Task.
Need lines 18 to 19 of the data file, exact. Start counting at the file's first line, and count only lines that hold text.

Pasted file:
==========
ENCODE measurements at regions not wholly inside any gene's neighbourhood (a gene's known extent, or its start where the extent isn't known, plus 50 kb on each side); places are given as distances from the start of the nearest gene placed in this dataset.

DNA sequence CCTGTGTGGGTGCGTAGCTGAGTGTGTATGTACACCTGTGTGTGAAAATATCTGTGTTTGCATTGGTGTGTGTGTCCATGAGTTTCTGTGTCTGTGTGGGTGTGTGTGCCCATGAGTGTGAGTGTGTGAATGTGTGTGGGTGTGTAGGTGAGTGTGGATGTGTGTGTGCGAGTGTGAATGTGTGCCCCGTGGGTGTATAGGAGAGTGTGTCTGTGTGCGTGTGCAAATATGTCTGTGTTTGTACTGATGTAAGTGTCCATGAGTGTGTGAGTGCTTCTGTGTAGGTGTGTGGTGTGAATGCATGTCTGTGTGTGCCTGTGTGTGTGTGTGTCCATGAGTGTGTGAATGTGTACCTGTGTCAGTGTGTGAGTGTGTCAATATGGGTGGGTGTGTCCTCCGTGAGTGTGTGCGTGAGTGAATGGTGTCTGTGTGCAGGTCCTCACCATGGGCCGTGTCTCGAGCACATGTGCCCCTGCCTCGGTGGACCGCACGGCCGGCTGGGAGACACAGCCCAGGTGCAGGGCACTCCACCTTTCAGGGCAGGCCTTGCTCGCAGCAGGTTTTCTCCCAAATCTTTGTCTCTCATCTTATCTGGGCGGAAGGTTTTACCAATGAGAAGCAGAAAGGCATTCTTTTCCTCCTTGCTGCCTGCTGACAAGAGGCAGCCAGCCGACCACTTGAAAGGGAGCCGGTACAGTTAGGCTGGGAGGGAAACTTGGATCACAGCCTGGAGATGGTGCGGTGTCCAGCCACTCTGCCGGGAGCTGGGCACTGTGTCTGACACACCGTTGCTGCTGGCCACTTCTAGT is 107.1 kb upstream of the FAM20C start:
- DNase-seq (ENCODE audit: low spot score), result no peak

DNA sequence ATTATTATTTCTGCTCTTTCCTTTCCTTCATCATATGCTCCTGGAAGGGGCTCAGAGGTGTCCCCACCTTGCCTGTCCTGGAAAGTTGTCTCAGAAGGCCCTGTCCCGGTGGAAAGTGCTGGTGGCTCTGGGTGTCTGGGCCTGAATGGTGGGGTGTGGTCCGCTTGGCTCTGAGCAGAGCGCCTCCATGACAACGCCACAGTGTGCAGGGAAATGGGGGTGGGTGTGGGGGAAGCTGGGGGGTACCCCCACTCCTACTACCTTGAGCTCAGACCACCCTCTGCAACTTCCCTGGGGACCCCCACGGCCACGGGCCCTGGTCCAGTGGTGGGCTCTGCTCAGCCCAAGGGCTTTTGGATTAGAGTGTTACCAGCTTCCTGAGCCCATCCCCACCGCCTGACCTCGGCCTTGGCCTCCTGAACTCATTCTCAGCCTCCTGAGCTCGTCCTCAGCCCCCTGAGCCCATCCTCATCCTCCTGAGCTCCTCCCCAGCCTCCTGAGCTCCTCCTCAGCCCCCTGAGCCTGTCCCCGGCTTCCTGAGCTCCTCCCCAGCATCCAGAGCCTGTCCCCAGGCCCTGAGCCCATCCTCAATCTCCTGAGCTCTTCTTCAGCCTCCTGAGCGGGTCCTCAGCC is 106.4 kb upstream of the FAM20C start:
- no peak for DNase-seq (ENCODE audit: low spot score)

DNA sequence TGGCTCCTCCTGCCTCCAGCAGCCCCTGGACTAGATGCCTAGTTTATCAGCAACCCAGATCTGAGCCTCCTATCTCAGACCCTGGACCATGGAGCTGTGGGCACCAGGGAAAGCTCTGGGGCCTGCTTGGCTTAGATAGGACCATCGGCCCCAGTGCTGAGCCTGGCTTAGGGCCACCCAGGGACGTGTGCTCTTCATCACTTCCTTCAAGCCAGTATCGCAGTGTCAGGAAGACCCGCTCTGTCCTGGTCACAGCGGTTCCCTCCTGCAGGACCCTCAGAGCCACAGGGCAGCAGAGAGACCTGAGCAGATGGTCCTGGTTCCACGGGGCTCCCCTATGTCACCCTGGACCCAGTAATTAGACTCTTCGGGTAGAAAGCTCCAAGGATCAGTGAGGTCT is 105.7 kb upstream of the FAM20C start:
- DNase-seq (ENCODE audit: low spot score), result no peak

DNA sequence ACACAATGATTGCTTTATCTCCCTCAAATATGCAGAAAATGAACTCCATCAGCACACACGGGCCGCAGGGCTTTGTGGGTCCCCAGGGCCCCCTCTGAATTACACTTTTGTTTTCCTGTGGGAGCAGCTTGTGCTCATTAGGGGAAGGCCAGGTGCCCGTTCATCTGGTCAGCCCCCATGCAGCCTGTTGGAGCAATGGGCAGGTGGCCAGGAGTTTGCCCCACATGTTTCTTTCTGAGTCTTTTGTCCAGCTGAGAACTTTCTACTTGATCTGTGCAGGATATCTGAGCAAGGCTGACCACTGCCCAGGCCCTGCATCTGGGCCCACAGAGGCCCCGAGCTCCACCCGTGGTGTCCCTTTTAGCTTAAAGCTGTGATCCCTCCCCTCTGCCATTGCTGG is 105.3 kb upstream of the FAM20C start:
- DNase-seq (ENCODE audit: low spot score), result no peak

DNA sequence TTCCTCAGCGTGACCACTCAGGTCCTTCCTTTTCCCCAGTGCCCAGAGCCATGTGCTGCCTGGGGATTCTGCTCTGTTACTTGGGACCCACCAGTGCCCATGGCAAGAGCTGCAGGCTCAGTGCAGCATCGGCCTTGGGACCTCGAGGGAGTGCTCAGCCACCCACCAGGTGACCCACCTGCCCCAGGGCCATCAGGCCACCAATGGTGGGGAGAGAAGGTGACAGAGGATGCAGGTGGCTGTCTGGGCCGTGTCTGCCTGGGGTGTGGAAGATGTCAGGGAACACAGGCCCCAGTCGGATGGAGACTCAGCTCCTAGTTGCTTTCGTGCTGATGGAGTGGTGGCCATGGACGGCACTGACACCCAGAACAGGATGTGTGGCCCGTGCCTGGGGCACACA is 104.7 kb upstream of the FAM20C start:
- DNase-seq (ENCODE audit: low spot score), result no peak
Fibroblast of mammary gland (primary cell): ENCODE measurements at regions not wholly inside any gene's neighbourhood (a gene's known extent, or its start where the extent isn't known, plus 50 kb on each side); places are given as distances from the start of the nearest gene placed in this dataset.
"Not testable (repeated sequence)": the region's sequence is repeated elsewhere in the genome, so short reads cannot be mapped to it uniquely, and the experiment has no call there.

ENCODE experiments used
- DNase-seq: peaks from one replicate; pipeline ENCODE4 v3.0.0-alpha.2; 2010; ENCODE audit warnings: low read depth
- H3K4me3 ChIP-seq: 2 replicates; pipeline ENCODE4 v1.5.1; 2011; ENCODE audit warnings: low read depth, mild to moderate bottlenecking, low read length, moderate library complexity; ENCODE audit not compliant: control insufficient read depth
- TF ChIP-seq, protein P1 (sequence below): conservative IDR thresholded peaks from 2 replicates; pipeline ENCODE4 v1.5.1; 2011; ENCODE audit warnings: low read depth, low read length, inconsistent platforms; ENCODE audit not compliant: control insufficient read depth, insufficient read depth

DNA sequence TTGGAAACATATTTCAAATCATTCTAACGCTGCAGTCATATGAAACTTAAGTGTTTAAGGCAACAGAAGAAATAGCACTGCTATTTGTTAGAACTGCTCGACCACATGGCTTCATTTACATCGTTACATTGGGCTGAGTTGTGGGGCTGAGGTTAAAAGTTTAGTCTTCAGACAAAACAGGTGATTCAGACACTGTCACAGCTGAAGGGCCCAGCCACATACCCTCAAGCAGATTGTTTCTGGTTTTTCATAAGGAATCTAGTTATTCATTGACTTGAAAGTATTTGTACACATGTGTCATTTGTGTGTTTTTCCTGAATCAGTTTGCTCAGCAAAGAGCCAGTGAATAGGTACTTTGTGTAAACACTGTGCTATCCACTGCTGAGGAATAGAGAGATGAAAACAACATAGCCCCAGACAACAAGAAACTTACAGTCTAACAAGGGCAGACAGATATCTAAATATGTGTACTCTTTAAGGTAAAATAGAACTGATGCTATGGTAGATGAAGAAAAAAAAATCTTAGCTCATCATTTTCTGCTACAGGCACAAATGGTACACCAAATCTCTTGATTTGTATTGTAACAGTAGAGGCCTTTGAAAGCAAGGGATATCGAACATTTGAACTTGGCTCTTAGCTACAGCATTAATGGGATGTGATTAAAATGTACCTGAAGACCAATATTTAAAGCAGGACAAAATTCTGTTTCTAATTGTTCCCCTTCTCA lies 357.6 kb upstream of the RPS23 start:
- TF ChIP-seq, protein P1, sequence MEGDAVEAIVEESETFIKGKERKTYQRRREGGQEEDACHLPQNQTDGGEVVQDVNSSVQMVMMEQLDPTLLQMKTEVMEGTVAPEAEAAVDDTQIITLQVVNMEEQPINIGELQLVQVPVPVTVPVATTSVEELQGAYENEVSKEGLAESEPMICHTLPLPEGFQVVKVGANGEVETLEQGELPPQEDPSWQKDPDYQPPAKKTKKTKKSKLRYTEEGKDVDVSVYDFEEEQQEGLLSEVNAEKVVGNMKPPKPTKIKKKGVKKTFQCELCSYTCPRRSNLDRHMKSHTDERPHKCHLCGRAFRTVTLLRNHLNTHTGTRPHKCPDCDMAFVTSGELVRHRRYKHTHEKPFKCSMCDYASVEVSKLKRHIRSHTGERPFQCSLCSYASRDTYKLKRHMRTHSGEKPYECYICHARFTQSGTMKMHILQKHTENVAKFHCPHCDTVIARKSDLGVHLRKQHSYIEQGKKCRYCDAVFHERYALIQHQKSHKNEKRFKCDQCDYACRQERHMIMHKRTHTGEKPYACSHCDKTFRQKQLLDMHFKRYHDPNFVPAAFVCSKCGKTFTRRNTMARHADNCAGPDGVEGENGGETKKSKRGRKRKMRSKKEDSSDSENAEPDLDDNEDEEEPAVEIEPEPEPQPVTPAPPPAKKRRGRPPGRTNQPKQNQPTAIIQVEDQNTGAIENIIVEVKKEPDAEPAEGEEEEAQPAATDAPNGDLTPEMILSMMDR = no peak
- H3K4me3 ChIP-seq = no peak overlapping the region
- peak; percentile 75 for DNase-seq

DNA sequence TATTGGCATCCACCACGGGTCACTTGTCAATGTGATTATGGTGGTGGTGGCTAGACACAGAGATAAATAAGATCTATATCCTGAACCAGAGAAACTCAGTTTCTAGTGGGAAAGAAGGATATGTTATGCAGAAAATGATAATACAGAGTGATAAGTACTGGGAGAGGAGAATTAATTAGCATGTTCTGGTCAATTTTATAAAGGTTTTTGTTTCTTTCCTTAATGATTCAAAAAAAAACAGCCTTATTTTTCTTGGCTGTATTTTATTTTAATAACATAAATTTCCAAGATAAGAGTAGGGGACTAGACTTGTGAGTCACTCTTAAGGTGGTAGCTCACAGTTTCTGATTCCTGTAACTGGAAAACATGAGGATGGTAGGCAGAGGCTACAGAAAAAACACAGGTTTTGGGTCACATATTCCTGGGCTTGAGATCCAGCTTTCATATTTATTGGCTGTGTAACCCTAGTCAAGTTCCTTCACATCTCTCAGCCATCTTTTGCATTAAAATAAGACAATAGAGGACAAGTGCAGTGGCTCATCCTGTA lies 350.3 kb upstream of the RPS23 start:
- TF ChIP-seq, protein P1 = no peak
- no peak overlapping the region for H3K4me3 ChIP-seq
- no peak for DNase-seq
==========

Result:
DNA sequence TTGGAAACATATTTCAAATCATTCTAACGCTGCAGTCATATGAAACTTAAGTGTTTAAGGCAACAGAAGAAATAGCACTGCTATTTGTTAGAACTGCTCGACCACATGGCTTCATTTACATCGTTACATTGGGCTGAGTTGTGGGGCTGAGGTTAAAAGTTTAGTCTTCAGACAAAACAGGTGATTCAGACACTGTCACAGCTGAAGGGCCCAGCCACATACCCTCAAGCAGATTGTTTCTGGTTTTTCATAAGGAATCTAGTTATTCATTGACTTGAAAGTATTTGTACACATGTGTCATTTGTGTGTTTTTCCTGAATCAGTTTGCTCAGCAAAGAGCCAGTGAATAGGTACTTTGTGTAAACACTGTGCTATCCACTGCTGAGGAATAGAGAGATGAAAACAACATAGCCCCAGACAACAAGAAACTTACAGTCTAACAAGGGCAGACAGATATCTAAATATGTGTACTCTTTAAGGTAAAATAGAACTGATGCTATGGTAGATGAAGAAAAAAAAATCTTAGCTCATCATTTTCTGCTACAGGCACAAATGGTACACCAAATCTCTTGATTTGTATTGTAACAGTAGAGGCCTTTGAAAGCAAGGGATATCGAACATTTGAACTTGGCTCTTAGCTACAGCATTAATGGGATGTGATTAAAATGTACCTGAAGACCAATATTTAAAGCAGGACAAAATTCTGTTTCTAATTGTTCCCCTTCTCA lies 357.6 kb upstream of the RPS23 start:
- TF ChIP-seq, protein P1, sequence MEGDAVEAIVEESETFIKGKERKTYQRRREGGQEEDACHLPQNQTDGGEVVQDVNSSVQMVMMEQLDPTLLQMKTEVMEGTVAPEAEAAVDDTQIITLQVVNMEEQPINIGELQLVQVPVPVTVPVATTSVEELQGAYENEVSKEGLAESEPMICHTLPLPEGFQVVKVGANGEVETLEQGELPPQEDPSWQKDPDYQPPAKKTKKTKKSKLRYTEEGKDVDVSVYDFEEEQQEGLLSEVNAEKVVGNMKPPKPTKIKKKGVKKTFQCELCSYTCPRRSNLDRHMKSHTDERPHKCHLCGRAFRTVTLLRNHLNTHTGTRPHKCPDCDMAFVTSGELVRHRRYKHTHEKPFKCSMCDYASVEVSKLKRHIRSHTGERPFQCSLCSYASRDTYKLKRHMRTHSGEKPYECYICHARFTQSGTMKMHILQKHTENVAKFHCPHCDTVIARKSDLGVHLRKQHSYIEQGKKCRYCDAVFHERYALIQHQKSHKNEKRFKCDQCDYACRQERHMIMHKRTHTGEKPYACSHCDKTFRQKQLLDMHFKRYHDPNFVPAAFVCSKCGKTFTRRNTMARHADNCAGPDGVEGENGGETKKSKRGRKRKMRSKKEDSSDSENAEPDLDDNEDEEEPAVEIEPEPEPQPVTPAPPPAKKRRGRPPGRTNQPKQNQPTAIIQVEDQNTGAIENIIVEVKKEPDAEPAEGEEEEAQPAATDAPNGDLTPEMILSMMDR = no peak